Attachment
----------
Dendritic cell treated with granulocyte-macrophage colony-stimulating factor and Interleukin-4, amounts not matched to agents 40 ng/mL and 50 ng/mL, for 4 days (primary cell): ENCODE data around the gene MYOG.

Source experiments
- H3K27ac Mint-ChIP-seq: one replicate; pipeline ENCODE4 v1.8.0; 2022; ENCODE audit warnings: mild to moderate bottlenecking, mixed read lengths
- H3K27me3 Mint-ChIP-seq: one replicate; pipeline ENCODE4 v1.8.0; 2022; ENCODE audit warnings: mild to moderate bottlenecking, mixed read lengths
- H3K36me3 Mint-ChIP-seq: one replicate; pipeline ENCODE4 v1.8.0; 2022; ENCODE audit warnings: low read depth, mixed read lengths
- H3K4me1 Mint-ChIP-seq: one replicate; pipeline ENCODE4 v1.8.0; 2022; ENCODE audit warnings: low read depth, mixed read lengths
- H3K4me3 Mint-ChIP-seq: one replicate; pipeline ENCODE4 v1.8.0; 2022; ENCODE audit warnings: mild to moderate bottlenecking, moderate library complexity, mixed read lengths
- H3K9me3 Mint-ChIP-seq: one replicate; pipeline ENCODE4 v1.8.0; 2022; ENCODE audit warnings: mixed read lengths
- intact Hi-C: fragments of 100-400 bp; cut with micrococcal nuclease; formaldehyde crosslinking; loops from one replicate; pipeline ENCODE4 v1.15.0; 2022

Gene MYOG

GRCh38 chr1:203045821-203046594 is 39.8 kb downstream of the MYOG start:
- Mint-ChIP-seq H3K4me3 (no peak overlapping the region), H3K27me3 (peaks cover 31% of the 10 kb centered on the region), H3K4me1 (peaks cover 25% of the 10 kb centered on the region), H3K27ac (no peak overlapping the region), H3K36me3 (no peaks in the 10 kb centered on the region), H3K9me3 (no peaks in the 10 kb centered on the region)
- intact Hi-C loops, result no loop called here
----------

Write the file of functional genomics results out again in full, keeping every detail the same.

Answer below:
Dendritic cell treated with granulocyte-macrophage colony-stimulating factor and Interleukin-4, amounts not matched to agents 40 ng/mL and 50 ng/mL, for 4 days (primary cell): ENCODE data around the gene MYOG.

Source experiments
- H3K27ac Mint-ChIP-seq: one replicate; pipeline ENCODE4 v1.8.0; 2022; ENCODE audit warnings: mild to moderate bottlenecking, mixed read lengths
- H3K27me3 Mint-ChIP-seq: one replicate; pipeline ENCODE4 v1.8.0; 2022; ENCODE audit warnings: mild to moderate bottlenecking, mixed read lengths
- H3K36me3 Mint-ChIP-seq: one replicate; pipeline ENCODE4 v1.8.0; 2022; ENCODE audit warnings: low read depth, mixed read lengths
- H3K4me1 Mint-ChIP-seq: one replicate; pipeline ENCODE4 v1.8.0; 2022; ENCODE audit warnings: low read depth, mixed read lengths
- H3K4me3 Mint-ChIP-seq: one replicate; pipeline ENCODE4 v1.8.0; 2022; ENCODE audit warnings: mild to moderate bottlenecking, moderate library complexity, mixed read lengths
- H3K9me3 Mint-ChIP-seq: one replicate; pipeline ENCODE4 v1.8.0; 2022; ENCODE audit warnings: mixed read lengths
- intact Hi-C: fragments of 100-400 bp; cut with micrococcal nuclease; formaldehyde crosslinking; loops from one replicate; pipeline ENCODE4 v1.15.0; 2022

Gene MYOG

GRCh38 chr1:203045821-203046594 is 39.8 kb downstream of the MYOG start:
- Mint-ChIP-seq H3K4me3 (no peak overlapping the region), H3K27me3 (peaks cover 31% of the 10 kb centered on the region), H3K4me1 (peaks cover 25% of the 10 kb centered on the region), H3K27ac (no peak overlapping the region), H3K36me3 (no peaks in the 10 kb centered on the region), H3K9me3 (no peaks in the 10 kb centered on the region)
- intact Hi-C loops, result no loop called here